Skip to main content
Log in

Development of the brittle star Ophiothrix exigua Lyman, 1874 a species that bypasses early unique and typical planktotrophic ophiopluteus stages

  • Original Paper
  • Published:
Zoomorphology Aims and scope Submit manuscript

Abstract

The development of Ophiothrix exigua from spawning through metamorphosis was studied by light and scanning electron microscopy. When some ripe males and females were kept in the same container and subjected to cycles of temperature and light shock, males released sperm, and then, females spawned eggs. After release, spermatozoa survived for approximately 28 h at 24 °C. After fertilization, the egg surface changed from smooth to wrinkled, and then, the fertilized eggs produced polar bodies. After the wrinkles disappeared, the eggs started to cleave holoblastically and equally. The arrangement of blastomeres was irregular after the third cleavage. The embryonic surface developed a thick hyaline layer, and blastomeres were connected to each other by projections and filopodia. After the wrinkled blastula stage, embryos hatched and primary mesenchyme cell ingression occurred. At the initiation of gastrulation, embryos formed tetraradiate spicules and then became typical planktotrophic ophioplutei with four pairs of larval arms. The larvae developed coelomic pouches on their left and right sides, and the pouches divided into anterior and posterior parts. After the left anterior pouch formed a hydropolic lobe, the larvae resorbed all inner larval arms except for the posterolateral arms and then formed an adult rudiment. Finally, juveniles released the pair of posterolateral arms and completed metamorphosis. Our findings indicate that larval development (typical planktotrophic ophioplutei until metamorphosis) of O. exigua is similar to that of other Ophiothrix species, but early development is modified involving the formation of the wrinkled eggs and blastulae.

This is a preview of subscription content, log in via an institution to check access.

Access this article

Price excludes VAT (USA)
Tax calculation will be finalised during checkout.

Instant access to the full article PDF.

Fig. 1
Fig. 2
Fig. 3
Fig. 4
Fig. 5
Fig. 6

Similar content being viewed by others

References

  • Balser EJ (1998) Cloning by ophiuroid echinoderm larvae. Biol Bull 194:187–193

    Article  Google Scholar 

  • Brooks WK, Grave C (1899) Ophiura brevispina. Mem Natl Acad Sci 8:79–100

    Google Scholar 

  • Byrne M, Selvakumaraswamy P (2006) Chapter 25 phylum Echinodermata: Ophiuroidea. In: Young CM (ed) Atlas of marine invertebrate larvae. Academic press, Burlington, pp 481–498

    Google Scholar 

  • Cerra A, Byrne M (1995) Cellular events of wrinkled blastula formation and the influence of the fertilization envelope on wrinkling in the sea star Patiriella exigua. Acta Zool 76:155–165

    Article  Google Scholar 

  • Cisternas P, Byrne M (2005) Evolution of abbreviated development in the ophiuroid Ophiarachnella gorgonian involved heterochronies and deletions. Can J Zool 83:1067–1078

    Article  Google Scholar 

  • Cisternas P, Byrne M, Selvakumaraswamy P (2004) Evolution of development and the Ophiuroidea—revisited. In: Heinzeller T, Nebelsick JH (eds) Echinoderms. Lisse, München, pp 521–526

    Google Scholar 

  • Deheyn D, Alva V, Jangoux M (1996) Fine structure of the photogenous areas in the bioluminescent ophiuroid Amphipholis squamata (Echinodermata, Ophiuridea). Zoomorphology 116:195–204

    Article  Google Scholar 

  • Deheyn D, Mallefet J, Jangoux M (2000a) Evidence of seasonal variation in bioluminescence of Amphipholis squamata (Ophiuroidea, Echinodermata): effects of environmental factors. J Exp Mar Biol Ecol 245:245–264

    Article  PubMed  Google Scholar 

  • Deheyn D, Mallefet J, Jangoux M (2000b) Cytological changes during bioluminescence production in dissociated photocytes from the ophiuroid Amphipholis squamata (Echinodermata). Cell Tissue Res 299:115–128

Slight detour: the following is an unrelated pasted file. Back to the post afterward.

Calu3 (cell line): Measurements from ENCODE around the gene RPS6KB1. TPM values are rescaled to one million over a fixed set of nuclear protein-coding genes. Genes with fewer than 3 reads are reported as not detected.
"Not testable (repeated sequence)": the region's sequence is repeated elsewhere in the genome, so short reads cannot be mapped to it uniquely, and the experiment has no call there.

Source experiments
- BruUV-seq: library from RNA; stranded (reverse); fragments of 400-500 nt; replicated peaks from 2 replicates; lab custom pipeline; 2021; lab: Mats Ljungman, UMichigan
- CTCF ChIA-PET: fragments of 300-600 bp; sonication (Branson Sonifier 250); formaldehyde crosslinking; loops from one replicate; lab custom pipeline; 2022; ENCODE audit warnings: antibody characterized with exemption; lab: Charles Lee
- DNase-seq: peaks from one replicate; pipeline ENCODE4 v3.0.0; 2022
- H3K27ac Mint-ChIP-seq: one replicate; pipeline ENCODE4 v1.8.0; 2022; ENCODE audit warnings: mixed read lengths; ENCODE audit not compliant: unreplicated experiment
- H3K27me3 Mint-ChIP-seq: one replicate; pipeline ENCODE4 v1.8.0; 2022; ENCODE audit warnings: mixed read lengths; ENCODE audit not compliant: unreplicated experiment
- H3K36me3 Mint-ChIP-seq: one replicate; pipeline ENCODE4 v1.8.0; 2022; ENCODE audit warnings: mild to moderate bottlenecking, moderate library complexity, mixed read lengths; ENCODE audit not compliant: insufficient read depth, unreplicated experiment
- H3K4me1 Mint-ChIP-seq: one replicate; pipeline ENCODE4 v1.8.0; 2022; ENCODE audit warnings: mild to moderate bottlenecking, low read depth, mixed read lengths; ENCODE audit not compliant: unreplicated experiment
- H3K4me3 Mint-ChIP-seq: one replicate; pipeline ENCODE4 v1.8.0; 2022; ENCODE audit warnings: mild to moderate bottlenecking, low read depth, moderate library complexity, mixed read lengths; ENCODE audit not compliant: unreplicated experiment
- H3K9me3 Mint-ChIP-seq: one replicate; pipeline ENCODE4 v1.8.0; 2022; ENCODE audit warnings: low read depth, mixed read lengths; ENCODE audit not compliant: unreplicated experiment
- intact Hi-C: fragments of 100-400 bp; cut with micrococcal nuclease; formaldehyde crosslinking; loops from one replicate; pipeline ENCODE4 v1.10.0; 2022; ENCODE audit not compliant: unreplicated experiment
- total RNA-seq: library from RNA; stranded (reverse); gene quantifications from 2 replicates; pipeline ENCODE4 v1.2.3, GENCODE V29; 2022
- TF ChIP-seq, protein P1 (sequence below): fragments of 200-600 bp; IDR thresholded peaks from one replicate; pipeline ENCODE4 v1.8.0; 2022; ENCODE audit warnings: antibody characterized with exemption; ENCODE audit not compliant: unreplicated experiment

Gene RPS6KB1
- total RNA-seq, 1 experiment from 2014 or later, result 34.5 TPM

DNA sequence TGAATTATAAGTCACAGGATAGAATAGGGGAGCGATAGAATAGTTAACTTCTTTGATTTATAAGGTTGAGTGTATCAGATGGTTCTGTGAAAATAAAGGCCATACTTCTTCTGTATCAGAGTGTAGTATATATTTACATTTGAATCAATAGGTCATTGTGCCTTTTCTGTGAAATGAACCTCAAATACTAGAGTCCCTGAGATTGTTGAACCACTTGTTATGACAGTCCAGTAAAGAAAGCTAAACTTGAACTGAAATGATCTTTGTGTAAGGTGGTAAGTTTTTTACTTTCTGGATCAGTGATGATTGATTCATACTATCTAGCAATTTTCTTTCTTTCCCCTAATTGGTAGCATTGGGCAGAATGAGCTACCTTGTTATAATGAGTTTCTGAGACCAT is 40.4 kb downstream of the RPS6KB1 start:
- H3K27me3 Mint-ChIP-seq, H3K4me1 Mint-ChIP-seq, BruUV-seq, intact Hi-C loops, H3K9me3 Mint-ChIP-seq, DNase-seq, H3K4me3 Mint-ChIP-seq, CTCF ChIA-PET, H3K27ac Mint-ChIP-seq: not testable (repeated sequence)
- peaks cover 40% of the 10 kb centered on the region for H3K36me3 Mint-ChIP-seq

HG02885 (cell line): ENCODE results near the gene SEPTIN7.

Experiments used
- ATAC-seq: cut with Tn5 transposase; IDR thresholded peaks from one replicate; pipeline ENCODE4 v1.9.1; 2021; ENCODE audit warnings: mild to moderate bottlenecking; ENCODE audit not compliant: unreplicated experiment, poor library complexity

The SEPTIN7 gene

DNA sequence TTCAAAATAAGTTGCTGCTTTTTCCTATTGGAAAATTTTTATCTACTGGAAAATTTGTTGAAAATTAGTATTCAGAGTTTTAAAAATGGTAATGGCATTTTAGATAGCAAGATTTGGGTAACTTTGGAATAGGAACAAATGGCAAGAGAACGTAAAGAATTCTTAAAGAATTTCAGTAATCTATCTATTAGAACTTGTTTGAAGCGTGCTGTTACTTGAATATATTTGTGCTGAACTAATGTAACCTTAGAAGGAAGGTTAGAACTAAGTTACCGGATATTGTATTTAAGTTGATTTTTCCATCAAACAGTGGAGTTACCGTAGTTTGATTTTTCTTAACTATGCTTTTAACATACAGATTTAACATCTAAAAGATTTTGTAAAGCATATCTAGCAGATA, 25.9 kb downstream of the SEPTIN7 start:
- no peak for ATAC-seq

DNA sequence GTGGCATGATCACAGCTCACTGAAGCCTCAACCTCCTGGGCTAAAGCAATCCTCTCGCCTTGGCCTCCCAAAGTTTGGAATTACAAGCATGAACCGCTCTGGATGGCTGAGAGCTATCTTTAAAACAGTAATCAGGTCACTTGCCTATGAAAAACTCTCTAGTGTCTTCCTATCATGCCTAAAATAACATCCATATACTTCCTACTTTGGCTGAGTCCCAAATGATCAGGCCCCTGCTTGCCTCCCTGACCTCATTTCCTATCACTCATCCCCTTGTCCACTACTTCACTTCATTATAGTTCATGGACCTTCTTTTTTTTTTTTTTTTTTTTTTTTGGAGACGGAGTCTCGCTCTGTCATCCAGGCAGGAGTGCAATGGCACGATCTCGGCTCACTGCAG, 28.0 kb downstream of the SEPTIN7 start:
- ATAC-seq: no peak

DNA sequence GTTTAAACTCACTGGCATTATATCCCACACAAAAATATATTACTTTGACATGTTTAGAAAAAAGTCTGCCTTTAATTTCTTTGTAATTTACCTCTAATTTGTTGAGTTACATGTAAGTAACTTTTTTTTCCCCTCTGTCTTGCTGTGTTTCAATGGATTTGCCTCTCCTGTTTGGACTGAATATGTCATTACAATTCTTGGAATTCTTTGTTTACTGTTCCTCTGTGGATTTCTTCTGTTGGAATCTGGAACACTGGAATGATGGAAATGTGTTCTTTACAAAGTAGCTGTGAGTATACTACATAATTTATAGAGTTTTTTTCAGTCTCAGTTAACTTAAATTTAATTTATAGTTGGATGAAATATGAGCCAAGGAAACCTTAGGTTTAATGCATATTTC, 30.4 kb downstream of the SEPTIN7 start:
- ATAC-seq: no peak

Article  CAS  PubMed  Google Scholar 

  • Fenaux L (1963) Note préliminarie sur le dévelopment larvaire de Amphiura chiajei (Forbes). Vie et Milieu 14:91–96

    Google Scholar 

  • Fenaux L (1969) Le development larvaire chez Opioderma longicauda (Retzius). Ch Biol Mar 10:59–62

    Google Scholar 

  • Fujita T (2000) 32. Phylum Echinodermata. In: Hirayama Y (ed) Diversity and evolution of invertebrates. Tokyo, Shokabo, pp 238–252 (in Japanese)

    Google Scholar 

  • Fukushi T (1960) The external features of the development of the sea urchin, Glyptocidaris crenularis A. Agassiz Bull Mar Biol Stn Asamushi 10:57–63

    Google Scholar 

  • Gilbert SF, Raunio AM (1997) Embryology: constructing the organism. Sinauer Associates, Sunderland

    Google Scholar 

  • Grave C (1903) On the occurrence among echinoderms of larvae with cilia arranged in transverse rings, with a suggestion as to their significance. Biol Bull 5:169–186

    Article  Google Scholar 

  • Guille A (1964) Contribution a l’étude de la systématique et de l’écologie d’Ophiothrix quinquemaculata d. Ch. Vie et Milieu 15:243–301

    Google Scholar 

  • Hendler G (1978) Development of Amphioplus abditus (Verrill) (Echinodermata: Ophiuroidea). II. Description and discussion of ophiuroid skeletal ontogeny and homologies. Biol Bull 154:79–95

    Article  Google Scholar 

  • Hendler G (1982) An echinoderm vitellaria with a bilateral larval skeleton: evidence for the evolution of ophiuroid vitellariae from ophioplutei. Biol Bull 163:431–437

    Article  Google Scholar 

  • Henry JJ, Wray GA, Raff RA (1991) Mechanism of an alternate type of echinoderm blastula formation: the wrinkled blastula of the sea urchin Heliocidaris erythrogramma. Develop Growth Differ 33:317–328

    Article  Google Scholar 

  • Irimura S (1995) 24. Echinodermata: 24-B. Asterozoa: Ophiuroidea. In: Nishimura S (ed) Guide to seashore animals of Japan with color pictures and keys Vol. II. Hoikusha, Osaka, pp 529–537 (in Japanese)

  • Kanatani H (1969) Induction of spawning and oocyte maturation by 1-methyladenine in starfishes. Exp Cell Res 57:333–337

    Article  CAS  PubMed  Google Scholar 

  • Kitazawa C, Nishimura H, Yamaguchi T, Nakano M, Yamanaka A (2009) Novel morphological traits in the early developmental stages of Temnopleurus toreumaticus. Biol Bull 217:215–221

    PubMed  Google Scholar 

  • Kitazawa C, Tsuchihashi Y, Egusa Y, Genda T, Yamanaka A (2010) Morphogenesis during early development in four Temnopleuridae sea urchins. Information 13(3B):1075–1089

    Google Scholar